Thursday, December 16, 2010

Count Week and a healthy dose of Hustle and Bustle

Despite the local Denver media's predictions of a mini snowpocallyps last night our area dry streak continues. What was reported as potentially 1-8 inches of snow ended up being a few minutes of rain yesterday afternoon, followed by a light frost this morning. Today bright sun and a crisp breeze finally cleared the air.
In non-weather related news...Holiday activities and preparations for the Boulder Christmas Bird Count continue. Today marks the beginning of 'count week' for Boulder. For anyone new to the Christmas Bird Count concept, the count week incorporates the three days preceding and the three days following the date of the count. Birds recorded within the count circle during count week, but not seen on the actual date of the count can be added to the report which is sent back to Audubon by the count compiler.

In recognition of that, I spent my lunch in Superior - well outside the count circle. I had a couple of quick errands to run in the area, but did want to get out for a bit while the skies were clear and bright. I started at the Singletree Trail, but only caught a few species moving around, Magpies, Juncos, Spotted Towhees, a Raven and a couple of House Finches (above) were the only birds around.

As I drove back through old Superior after getting in my walk I caught an aerial dogfight passing me on the left. Peering around trees and houses I followed the progress of yet another juvenile Cooper's Hawk to a perch behind the firehouse. I circled the block and was able to shoot a couple of frames as it perched on the framing where hoses are dried after use. That perch was not to last though. A pair of American Crows were soon on the scene, chasing the Coop off its perch and into a nearby tree, where all three birds eventually settled down. In the picture below note how similar the Crow and Hawk are in size. Crows are often used as a mental reference for size comparison in the field. Cooper's Hawks are very similar, where Sharp-shinned Hawks would seem smaller, more along the lines of a Robin's size.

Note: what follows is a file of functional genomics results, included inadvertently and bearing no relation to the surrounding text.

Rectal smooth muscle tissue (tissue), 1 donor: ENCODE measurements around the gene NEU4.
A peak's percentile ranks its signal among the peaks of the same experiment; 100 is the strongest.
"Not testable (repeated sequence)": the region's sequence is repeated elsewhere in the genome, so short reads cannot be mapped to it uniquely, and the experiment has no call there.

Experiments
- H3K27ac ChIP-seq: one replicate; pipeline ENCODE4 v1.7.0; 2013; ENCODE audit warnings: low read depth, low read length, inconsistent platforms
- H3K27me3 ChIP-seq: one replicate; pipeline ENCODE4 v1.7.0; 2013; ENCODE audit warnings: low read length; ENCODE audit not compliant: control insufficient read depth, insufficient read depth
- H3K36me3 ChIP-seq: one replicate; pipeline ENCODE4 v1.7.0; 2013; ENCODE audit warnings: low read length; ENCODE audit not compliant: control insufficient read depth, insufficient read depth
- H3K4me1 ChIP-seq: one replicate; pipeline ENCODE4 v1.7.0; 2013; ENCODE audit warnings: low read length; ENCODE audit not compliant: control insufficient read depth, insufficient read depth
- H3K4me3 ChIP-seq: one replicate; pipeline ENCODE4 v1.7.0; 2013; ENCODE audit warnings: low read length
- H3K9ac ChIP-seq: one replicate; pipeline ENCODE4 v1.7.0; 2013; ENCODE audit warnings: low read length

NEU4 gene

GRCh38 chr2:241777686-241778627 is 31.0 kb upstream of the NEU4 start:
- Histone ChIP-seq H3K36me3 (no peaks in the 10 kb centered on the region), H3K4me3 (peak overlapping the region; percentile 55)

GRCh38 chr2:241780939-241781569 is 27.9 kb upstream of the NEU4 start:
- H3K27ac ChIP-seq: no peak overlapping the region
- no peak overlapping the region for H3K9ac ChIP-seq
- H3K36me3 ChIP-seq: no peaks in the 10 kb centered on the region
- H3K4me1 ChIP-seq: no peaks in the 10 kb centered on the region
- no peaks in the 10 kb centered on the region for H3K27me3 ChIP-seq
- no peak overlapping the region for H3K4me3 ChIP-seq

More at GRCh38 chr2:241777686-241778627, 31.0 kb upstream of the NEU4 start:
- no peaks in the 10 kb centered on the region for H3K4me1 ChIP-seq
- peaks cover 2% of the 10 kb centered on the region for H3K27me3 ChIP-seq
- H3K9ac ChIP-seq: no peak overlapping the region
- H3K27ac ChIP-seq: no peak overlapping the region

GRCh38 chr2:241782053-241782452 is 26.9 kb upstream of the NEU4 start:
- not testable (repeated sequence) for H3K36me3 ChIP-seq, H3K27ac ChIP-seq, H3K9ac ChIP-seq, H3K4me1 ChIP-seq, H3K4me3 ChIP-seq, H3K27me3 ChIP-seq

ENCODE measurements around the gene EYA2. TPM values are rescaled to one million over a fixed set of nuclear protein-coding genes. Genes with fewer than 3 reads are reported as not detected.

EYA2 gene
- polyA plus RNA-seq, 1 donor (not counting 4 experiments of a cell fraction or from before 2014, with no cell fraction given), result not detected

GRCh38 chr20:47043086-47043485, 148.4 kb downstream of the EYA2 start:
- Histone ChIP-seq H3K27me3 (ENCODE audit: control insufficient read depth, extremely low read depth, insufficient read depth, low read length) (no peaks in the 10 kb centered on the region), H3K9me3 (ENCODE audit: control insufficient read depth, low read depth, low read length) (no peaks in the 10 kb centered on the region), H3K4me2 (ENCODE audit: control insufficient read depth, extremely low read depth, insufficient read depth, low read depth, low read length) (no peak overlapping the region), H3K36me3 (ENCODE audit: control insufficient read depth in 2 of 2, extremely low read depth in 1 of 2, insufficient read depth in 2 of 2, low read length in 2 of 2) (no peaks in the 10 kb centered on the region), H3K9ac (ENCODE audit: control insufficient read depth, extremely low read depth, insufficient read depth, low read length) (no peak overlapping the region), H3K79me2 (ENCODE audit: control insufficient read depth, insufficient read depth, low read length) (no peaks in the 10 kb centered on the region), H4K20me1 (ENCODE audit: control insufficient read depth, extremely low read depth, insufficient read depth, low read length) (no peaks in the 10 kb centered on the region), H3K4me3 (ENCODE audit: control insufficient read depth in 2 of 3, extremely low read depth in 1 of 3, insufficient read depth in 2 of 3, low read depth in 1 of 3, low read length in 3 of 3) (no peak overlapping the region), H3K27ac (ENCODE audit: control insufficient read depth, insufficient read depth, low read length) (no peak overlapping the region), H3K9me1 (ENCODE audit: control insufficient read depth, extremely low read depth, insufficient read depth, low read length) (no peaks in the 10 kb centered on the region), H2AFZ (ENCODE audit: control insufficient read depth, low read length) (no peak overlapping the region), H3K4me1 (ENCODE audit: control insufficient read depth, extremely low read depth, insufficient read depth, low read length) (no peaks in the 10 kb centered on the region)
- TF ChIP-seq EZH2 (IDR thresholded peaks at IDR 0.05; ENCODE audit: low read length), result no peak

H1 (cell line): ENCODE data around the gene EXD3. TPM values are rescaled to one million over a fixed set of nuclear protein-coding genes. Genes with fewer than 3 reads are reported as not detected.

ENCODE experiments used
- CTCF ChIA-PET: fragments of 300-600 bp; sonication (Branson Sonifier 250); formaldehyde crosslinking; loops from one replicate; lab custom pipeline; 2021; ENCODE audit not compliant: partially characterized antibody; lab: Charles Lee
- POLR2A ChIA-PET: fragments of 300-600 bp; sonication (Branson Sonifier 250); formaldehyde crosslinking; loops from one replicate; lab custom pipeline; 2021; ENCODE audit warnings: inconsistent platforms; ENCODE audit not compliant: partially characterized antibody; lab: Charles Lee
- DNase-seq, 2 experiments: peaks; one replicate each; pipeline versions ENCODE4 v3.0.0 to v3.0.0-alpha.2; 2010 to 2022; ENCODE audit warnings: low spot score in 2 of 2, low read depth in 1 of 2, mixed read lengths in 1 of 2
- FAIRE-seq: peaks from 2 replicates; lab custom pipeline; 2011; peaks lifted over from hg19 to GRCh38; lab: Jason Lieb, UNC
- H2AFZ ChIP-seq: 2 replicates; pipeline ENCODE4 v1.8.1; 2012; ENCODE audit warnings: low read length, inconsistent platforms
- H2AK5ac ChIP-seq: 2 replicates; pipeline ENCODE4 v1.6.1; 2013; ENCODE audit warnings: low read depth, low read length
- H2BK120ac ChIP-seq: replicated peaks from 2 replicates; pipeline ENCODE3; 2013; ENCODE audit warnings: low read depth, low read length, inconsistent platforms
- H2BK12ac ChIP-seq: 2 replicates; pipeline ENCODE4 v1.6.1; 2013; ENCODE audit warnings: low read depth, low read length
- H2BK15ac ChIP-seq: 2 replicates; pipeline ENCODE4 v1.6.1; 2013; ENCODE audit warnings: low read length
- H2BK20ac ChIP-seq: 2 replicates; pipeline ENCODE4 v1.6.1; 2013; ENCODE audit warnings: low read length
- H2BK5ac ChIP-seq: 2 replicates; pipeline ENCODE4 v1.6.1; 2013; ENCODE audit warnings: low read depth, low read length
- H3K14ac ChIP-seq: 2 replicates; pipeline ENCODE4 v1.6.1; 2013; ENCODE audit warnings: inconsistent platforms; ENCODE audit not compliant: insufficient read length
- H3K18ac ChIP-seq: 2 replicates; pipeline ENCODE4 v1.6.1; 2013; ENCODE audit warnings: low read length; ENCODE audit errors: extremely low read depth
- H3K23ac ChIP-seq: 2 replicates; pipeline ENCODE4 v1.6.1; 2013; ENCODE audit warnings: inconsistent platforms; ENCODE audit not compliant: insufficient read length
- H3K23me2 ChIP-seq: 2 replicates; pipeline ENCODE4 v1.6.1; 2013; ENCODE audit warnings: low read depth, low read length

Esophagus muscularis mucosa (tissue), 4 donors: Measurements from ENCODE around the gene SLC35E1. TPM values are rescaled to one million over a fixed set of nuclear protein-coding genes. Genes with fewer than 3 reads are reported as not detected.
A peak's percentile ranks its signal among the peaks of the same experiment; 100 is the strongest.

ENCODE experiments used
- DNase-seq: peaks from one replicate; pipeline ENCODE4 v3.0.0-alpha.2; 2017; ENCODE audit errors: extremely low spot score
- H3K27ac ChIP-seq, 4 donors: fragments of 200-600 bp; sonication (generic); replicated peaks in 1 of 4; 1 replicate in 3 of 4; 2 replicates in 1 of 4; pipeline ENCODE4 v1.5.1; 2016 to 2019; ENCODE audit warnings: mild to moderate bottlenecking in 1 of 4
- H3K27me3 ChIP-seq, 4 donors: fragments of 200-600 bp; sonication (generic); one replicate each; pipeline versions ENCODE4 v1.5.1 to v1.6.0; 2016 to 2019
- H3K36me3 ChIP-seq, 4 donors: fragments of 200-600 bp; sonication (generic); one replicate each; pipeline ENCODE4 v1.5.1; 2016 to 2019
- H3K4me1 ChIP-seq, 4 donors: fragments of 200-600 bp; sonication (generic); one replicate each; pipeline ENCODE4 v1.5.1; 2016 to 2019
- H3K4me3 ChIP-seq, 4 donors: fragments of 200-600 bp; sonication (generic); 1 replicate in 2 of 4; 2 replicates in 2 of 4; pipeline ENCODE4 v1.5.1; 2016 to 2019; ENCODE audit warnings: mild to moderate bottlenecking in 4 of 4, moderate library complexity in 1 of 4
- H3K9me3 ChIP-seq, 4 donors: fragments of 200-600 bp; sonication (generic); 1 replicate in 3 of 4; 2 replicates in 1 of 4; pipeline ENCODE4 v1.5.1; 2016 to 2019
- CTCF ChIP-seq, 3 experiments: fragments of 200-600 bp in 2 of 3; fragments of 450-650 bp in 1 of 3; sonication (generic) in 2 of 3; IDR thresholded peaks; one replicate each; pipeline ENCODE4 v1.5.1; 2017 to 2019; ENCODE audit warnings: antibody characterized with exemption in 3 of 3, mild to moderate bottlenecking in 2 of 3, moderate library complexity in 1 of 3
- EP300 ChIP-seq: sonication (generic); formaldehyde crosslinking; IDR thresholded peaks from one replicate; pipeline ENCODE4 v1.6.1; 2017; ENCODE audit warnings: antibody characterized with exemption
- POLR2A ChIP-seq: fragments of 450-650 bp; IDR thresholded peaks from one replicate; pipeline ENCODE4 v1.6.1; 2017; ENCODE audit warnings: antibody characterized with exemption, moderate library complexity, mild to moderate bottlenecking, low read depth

I am not sure why I have been seeing so many Cooper's Hawks this December, but they are certainly welcome. This bird offers another good chance to review the field marks for a juvenile of this species. From a distance the size is a solid starting point, and the vertical dark stripes on the breast are a good way to eliminate a juvenile Red-tailed, even when distance makes size tough to judge. From a closer vantage point the light-colored iris is a good indicator of youth across many raptor species. Cornell's Birds of North America Online also indicates that the streaking on a young Cooper's will end higher on the belly than a Sharp-shinned juvenile, but I'll admit I haven't had much of an opportunity to compare juveniles of both.

Our territory group for the CBC are getting the details worked out for Sunday, and hopefully we'll get a chance to compare some Cooper's and Sharpies along the way. I hope to swing by Baseline Reservoir on Saturday as well, as both a White-winged and Black Scoter have been there for over a week, and both would make nice life adds to my list as 2010 winds down.

Hopefully birds and weather will come together for you, wherever you may find yourself birding this weekend.

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